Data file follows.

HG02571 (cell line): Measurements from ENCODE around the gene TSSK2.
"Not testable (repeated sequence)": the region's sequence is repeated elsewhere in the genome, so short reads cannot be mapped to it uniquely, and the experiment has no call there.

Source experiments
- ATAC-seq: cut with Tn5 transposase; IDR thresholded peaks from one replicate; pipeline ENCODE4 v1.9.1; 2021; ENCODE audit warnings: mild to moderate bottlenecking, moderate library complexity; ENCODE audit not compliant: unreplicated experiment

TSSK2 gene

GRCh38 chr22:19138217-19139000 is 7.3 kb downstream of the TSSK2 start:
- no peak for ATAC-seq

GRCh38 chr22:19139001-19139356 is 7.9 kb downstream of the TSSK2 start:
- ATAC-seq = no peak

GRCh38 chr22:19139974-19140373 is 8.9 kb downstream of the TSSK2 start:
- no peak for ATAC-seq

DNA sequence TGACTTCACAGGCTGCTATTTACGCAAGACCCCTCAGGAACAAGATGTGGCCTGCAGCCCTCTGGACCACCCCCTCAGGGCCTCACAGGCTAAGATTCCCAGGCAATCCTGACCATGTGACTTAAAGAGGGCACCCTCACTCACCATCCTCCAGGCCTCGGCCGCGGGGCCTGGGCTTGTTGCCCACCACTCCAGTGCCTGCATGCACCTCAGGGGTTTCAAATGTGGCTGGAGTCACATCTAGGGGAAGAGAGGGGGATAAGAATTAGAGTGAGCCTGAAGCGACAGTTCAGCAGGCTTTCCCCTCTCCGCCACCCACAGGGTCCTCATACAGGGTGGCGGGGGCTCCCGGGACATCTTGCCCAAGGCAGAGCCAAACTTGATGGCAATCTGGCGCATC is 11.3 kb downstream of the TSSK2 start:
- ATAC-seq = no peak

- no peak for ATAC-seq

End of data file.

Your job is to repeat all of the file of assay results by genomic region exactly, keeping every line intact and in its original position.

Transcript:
HG02571 (cell line): Measurements from ENCODE around the gene TSSK2.
"Not testable (repeated sequence)": the region's sequence is repeated elsewhere in the genome, so short reads cannot be mapped to it uniquely, and the experiment has no call there.

Source experiments
- ATAC-seq: cut with Tn5 transposase; IDR thresholded peaks from one replicate; pipeline ENCODE4 v1.9.1; 2021; ENCODE audit warnings: mild to moderate bottlenecking, moderate library complexity; ENCODE audit not compliant: unreplicated experiment

TSSK2 gene

GRCh38 chr22:19138217-19139000 is 7.3 kb downstream of the TSSK2 start:
- no peak for ATAC-seq

GRCh38 chr22:19139001-19139356 is 7.9 kb downstream of the TSSK2 start:
- ATAC-seq = no peak

GRCh38 chr22:19139974-19140373 is 8.9 kb downstream of the TSSK2 start:
- no peak for ATAC-seq

DNA sequence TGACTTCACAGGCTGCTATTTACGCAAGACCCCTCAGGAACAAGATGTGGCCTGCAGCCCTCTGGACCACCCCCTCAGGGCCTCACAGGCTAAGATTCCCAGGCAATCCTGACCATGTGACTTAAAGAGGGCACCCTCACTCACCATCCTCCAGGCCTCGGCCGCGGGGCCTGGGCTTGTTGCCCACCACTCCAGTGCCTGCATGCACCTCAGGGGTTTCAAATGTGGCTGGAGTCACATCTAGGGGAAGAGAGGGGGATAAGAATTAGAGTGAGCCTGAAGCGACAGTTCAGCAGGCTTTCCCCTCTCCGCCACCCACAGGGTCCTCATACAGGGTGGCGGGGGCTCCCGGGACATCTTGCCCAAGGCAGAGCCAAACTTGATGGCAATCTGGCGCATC is 11.3 kb downstream of the TSSK2 start:
- ATAC-seq = no peak

- no peak for ATAC-seq